For decades, Sacramento's Pocket neighborhood has offered thousands of homeowners an idyllic lifestyle along a broad bend of the Sacramento River. A few hundred riverfront homeowners enjoy additional pleasures thanks to backyards that reach across the levee, with private access to the river.
This unique lifestyle may be changing, however, amid more stringent state and federal efforts to protect Sacramento from catastrophic floods.
In short, some of those waterfront backyards may have gone a few feet too far. Some backyard structures swimming pools, sheds, retaining walls and fences interfere with levee maintenance and may threaten levee stability.
Considered "encroachments" under the law of flood control, they create weak points, engineers say, in the levee itself, a public structure that protects every Sacramentan. Encroachments have been a problem for decades, but in the wake of Hurricane Katrina in New Orleans they're getting renewed attention.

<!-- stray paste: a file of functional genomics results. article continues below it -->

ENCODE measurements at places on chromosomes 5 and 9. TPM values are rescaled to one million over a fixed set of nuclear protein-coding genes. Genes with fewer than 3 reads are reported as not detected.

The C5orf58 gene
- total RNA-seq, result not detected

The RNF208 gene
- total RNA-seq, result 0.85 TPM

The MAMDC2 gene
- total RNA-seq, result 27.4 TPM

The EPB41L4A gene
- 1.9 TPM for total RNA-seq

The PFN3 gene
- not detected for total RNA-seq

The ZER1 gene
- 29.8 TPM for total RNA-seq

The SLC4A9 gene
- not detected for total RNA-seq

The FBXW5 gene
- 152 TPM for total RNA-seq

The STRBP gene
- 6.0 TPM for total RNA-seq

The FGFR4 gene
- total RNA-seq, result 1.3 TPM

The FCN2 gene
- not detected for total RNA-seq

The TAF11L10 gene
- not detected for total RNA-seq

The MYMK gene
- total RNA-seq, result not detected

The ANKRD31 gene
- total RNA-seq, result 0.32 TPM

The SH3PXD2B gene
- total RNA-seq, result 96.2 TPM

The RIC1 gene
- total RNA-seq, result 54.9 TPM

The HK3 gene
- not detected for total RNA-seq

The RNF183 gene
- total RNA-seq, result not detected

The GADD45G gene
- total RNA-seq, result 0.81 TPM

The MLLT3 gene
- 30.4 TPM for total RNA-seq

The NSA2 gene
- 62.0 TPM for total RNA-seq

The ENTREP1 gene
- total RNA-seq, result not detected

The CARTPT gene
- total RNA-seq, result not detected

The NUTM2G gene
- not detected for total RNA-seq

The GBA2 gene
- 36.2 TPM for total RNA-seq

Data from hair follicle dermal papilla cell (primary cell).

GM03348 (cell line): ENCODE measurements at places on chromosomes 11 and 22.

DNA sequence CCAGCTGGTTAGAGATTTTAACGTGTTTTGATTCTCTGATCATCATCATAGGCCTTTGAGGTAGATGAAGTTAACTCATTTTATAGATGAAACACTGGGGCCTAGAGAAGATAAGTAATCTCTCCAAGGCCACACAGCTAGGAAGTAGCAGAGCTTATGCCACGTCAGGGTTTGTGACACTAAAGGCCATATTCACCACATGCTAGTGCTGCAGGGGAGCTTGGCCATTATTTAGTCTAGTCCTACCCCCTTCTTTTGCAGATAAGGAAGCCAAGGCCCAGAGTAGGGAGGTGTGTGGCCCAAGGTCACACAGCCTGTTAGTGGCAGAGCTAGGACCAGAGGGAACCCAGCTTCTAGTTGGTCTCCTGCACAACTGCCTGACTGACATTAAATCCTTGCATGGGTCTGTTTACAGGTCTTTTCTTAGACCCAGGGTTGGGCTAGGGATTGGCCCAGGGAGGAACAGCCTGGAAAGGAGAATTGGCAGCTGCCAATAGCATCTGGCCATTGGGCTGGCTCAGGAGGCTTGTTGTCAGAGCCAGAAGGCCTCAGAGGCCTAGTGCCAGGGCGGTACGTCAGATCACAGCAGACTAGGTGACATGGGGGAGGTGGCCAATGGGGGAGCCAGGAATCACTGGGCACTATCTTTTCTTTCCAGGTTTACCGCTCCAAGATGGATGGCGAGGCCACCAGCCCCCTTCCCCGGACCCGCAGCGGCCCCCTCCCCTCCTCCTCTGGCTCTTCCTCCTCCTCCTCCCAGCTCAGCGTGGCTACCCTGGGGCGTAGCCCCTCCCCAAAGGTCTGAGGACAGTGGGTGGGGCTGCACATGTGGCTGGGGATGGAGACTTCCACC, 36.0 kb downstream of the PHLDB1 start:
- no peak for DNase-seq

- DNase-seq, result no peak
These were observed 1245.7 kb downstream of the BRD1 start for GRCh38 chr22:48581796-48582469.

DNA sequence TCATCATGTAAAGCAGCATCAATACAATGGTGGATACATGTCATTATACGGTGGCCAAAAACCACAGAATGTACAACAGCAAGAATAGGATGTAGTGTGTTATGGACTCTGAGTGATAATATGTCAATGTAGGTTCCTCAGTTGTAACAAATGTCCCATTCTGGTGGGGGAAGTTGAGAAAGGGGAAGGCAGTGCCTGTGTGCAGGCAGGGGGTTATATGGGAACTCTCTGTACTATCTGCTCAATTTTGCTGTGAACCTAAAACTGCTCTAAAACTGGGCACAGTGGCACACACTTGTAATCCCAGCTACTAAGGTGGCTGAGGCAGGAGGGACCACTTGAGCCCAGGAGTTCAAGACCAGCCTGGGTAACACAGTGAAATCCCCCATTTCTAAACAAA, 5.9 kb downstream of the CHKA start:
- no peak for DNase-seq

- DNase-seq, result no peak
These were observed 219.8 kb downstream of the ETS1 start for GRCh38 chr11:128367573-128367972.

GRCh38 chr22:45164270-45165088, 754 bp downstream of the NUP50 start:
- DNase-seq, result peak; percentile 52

"We've got close to maybe a dozen, maybe two dozen swimming pools either too close to the levee or actually encroaching on the levee itself," said Len Marino, chief engineer at the Central Valley Flood Protection Board, a state agency. "It's a mess. We have to somehow deal with that."
In August, citing encroachments, the U.S. Army Corps of Engineers ruled that most levees in Sacramento failed maintenance inspections, including those on the south bank of the American River. Encroaching structures, it said, prevent access for levee inspections and stand in the way of battling seepage, erosion or a levee break.
The ruling was not just symbolic. It eliminated Sacramento's access to millions of dollars in federal disaster funds to rebuild levees in the event of a flood. This is an unprecedented and worrisome event for a city with a flood danger recognized as second-worst in the nation after only New Orleans.
"That's like a great big insurance policy backed up by the full faith and credit of the federal government," said Marino. "We feel it's important to get it back."
He said the flood board plans to send the Army Corps a letter of intent this fall to comply with the encroachment rules. If accepted, this would restore eligibility for the federal funding program and give the region two years to correct the encroachments.
This could require radical changes in those backyards, a prospect that is unsettling to Pocket homeowners.
"It would be devastating if they made us pull the pool," said Bob Herr, a Pocket homeowner who has a sparkling blue swimming pool next to the levee. "I'm sure it would affect property values. There'll be a lot of lawsuits."